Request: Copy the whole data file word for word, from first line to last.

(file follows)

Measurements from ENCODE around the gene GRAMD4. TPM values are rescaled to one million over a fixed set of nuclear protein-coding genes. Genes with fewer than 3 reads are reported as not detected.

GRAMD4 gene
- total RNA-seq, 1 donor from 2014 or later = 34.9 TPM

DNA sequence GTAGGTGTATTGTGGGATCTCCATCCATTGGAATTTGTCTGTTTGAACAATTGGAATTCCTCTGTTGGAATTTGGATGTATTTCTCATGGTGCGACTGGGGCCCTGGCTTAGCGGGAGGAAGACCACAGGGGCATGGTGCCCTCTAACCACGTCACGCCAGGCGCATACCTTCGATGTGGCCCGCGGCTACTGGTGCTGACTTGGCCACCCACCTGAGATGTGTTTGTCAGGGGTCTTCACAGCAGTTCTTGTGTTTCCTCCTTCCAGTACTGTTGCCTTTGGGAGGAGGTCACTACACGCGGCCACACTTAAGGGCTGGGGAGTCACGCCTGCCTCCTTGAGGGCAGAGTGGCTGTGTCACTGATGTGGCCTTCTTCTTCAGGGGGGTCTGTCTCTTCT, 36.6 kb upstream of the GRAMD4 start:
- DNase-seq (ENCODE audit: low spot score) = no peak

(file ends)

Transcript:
Measurements from ENCODE around the gene GRAMD4. TPM values are rescaled to one million over a fixed set of nuclear protein-coding genes. Genes with fewer than 3 reads are reported as not detected.

GRAMD4 gene
- total RNA-seq, 1 donor from 2014 or later = 34.9 TPM

DNA sequence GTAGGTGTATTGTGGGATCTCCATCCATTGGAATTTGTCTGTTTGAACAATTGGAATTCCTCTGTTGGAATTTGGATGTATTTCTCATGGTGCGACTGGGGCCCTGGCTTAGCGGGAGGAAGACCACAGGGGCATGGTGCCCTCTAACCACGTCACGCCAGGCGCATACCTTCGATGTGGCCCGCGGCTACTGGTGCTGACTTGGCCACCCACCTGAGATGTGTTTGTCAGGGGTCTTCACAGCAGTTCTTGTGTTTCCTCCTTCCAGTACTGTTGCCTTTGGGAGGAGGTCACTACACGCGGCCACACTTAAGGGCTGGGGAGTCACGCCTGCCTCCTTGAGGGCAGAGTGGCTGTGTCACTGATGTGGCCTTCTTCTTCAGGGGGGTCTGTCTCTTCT, 36.6 kb upstream of the GRAMD4 start:
- DNase-seq (ENCODE audit: low spot score) = no peak